1994:  Domenico Modugno, who co-wrote and sang the smash hit "Volare", died of a heart attack in Lampedusa, Italy at the age of 66.

1994:  Lisa Loeb & Nine Stories edged up to #1 with "Stay (I Missed You)".  That knocked out All-4-One's 11-week run at the top with "I Swear".  Coolio was third with "Fantastic Voyage", Elton John owned song #4--"Can You Feel The Love Tonight", Janet Jackson was at #5 with "Any Time, Any Place" and Ace of Base had #6 with "Don't Turn Around".
1998:  Boyz II Men, Mary J. Blige, Simply Red and Hanson appeared on Magic Johnson's talk show "The Magic Hour".
1998:  George Michael performed at the Capital Centre in Washington, D.C.
1999:  Three for the price of one--Journey, Foreigner and Nazareth played in Cardwell, Montana.
2000:  A sign that maybe it's time to call it quits?  Oasis had to abandon their show at the Sudoeste Festival in Portugal when their audience started throwing rocks at them.  (Note:  some websites falsely report that the incident occurred August 8.  According to the magazine New Musical Express, the correct date is August 6.)
2000:  Ronan Keating, former member of Boyzone, had the #1 album in the U.K. with Ronan.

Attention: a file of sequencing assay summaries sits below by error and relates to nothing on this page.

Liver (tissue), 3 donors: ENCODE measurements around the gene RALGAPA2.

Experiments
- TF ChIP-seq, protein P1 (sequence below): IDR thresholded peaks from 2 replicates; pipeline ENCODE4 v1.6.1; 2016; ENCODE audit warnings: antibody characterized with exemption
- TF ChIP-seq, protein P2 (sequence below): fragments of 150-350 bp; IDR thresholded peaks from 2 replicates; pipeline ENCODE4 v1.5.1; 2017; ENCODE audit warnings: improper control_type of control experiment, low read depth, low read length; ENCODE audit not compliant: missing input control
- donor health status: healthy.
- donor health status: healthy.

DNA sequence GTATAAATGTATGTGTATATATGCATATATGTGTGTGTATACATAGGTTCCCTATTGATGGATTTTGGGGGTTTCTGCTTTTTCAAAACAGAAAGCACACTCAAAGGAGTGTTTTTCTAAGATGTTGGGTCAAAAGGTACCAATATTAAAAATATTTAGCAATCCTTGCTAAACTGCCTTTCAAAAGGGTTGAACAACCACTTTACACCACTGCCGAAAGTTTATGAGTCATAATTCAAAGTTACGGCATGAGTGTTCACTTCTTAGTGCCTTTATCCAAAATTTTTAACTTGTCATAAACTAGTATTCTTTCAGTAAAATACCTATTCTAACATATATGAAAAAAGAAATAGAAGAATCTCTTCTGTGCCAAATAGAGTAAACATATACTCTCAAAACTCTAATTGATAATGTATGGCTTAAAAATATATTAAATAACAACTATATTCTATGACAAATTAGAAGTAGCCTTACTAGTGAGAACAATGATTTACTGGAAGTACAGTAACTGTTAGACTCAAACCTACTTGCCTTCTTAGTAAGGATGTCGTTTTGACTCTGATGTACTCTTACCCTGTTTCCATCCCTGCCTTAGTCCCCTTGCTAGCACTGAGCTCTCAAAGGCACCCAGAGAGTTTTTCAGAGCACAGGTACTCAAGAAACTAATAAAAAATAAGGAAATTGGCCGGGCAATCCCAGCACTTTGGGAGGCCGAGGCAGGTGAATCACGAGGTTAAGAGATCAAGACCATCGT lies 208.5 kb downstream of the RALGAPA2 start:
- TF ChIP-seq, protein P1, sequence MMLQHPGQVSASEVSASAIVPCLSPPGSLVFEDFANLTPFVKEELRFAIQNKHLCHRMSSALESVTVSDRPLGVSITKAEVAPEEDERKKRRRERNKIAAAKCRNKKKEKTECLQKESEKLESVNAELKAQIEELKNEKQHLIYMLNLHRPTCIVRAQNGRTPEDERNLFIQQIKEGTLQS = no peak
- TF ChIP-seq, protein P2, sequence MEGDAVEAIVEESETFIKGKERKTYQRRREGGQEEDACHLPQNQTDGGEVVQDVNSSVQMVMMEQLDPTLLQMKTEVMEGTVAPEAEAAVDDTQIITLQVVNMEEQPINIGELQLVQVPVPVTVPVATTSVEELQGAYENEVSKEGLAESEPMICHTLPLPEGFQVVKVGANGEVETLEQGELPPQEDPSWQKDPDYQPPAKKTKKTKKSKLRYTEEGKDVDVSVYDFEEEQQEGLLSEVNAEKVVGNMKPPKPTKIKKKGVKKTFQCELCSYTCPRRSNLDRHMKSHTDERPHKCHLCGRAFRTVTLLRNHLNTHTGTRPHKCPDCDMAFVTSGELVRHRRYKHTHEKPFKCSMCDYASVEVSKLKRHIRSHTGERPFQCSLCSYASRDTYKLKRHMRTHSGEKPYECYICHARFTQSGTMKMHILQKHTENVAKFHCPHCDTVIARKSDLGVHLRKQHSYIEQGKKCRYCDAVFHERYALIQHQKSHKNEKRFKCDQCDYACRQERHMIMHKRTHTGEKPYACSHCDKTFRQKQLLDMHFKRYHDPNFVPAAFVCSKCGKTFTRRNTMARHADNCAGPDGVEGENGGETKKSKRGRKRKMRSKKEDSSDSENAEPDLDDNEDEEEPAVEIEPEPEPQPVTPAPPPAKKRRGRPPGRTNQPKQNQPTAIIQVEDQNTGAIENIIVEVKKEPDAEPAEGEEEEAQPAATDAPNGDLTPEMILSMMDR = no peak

2000:  Robbie Williams led the way on the U.K. Singles chart with "Rock D.J.".
2004:  Rick James was found dead in his home from drugs in Los Angeles.  He was 56.
2006:  Shakira and Wyclef Jean had the top song in both the U.K. and Australia with "Hips Don't Lie".  
2006:  James Morrison topped the U.K. Album chart with Undiscovered.
2009:  Steven Tyler, lead singer of Aerosmith, was sent to the hospital after falling off stage at the Sturgis Motorcycle Rally in South Dakota onto fans, suffering neck and shoulder injuries.

2012:  Marvin Hamlisch, famed composer and conductor, who wrote music for the movies The Sting, Ordinary People, Sophie's Choice and The Spy Who Loved Me, died in Los Angeles at age 68.  Hamlisch, who worked with Barbra Streisand, Linda Ronstadt, Johnny Mathis and countless others, was a member of the Songwriters Hall of Fame.

Born This Day:
1928:  Andy Warhol, manager of Velvet Underground, was born in Pittsburgh, Pennsylvania; died February 22, 1987 at the age of 58 during recovery from a routine operation in New York City.
1939:  Sonny Sanders, who wrote "Please Mr. Postman" for the Marvelettes and "(Your Love Keeps Lifting Me) Higher And Higher" for Jackie Wilson, and was an in-demand musician and arranger, was born in Chicago Heights, Illinois.  (Note:  some websites insist Sanders was born in Detroit, Michigan.  He was born in Chicago Heights, according to the book 'Motown:  The Golden Years' by Bill Dahl and Weldon A. McDougal, III.) 
1952:  Pat MacDonald of Timbuk 3 ("The Future's So Bright, I Gotta' Wear Shades) was born in Green Bay, Wisconsin.
1958:  Randy DeBarge of the group DeBarge was born in Grand Rapids, Michigan.
1959:  John Keeble, drummer of Spandau Ballet, was born in London.